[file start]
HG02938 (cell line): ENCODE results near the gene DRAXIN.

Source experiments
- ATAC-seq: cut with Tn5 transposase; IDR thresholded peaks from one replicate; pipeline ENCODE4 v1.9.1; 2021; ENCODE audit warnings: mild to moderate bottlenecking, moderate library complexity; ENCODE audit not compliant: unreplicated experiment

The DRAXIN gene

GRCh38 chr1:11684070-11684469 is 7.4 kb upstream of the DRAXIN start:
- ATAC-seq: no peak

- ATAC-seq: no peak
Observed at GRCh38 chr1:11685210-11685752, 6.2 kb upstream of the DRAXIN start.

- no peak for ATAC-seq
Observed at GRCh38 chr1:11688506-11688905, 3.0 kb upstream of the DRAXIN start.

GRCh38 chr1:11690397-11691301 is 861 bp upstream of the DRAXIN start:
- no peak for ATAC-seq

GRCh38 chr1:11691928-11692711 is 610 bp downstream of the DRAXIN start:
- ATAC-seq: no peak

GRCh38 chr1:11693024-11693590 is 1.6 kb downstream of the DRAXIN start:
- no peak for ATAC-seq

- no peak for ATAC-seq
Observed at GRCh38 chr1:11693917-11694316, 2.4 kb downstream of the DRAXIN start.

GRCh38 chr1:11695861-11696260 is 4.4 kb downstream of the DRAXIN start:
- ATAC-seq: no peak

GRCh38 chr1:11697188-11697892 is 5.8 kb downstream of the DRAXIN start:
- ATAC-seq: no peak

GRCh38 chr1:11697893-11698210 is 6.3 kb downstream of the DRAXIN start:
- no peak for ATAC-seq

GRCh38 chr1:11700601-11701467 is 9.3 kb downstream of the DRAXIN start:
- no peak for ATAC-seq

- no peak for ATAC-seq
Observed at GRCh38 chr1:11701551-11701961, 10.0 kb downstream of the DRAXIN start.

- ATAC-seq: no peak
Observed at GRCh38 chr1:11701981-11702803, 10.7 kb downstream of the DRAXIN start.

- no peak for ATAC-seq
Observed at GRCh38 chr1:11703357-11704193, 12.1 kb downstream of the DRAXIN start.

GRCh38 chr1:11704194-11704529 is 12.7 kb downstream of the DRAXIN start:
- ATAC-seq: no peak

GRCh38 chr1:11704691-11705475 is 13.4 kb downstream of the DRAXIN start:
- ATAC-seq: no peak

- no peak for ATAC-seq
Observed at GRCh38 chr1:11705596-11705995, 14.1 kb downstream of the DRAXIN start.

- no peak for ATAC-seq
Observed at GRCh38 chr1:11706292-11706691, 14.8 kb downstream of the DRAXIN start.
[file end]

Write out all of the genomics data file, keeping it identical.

HG02938 (cell line): ENCODE results near the gene DRAXIN.

Source experiments
- ATAC-seq: cut with Tn5 transposase; IDR thresholded peaks from one replicate; pipeline ENCODE4 v1.9.1; 2021; ENCODE audit warnings: mild to moderate bottlenecking, moderate library complexity; ENCODE audit not compliant: unreplicated experiment

The DRAXIN gene

GRCh38 chr1:11684070-11684469 is 7.4 kb upstream of the DRAXIN start:
- ATAC-seq: no peak

- ATAC-seq: no peak
Observed at GRCh38 chr1:11685210-11685752, 6.2 kb upstream of the DRAXIN start.

- no peak for ATAC-seq
Observed at GRCh38 chr1:11688506-11688905, 3.0 kb upstream of the DRAXIN start.

GRCh38 chr1:11690397-11691301 is 861 bp upstream of the DRAXIN start:
- no peak for ATAC-seq

GRCh38 chr1:11691928-11692711 is 610 bp downstream of the DRAXIN start:
- ATAC-seq: no peak

GRCh38 chr1:11693024-11693590 is 1.6 kb downstream of the DRAXIN start:
- no peak for ATAC-seq

- no peak for ATAC-seq
Observed at GRCh38 chr1:11693917-11694316, 2.4 kb downstream of the DRAXIN start.

GRCh38 chr1:11695861-11696260 is 4.4 kb downstream of the DRAXIN start:
- ATAC-seq: no peak

GRCh38 chr1:11697188-11697892 is 5.8 kb downstream of the DRAXIN start:
- ATAC-seq: no peak

GRCh38 chr1:11697893-11698210 is 6.3 kb downstream of the DRAXIN start:
- no peak for ATAC-seq

GRCh38 chr1:11700601-11701467 is 9.3 kb downstream of the DRAXIN start:
- no peak for ATAC-seq

- no peak for ATAC-seq
Observed at GRCh38 chr1:11701551-11701961, 10.0 kb downstream of the DRAXIN start.

- ATAC-seq: no peak
Observed at GRCh38 chr1:11701981-11702803, 10.7 kb downstream of the DRAXIN start.

- no peak for ATAC-seq
Observed at GRCh38 chr1:11703357-11704193, 12.1 kb downstream of the DRAXIN start.

GRCh38 chr1:11704194-11704529 is 12.7 kb downstream of the DRAXIN start:
- ATAC-seq: no peak

GRCh38 chr1:11704691-11705475 is 13.4 kb downstream of the DRAXIN start:
- ATAC-seq: no peak

- no peak for ATAC-seq
Observed at GRCh38 chr1:11705596-11705995, 14.1 kb downstream of the DRAXIN start.

- no peak for ATAC-seq
Observed at GRCh38 chr1:11706292-11706691, 14.8 kb downstream of the DRAXIN start.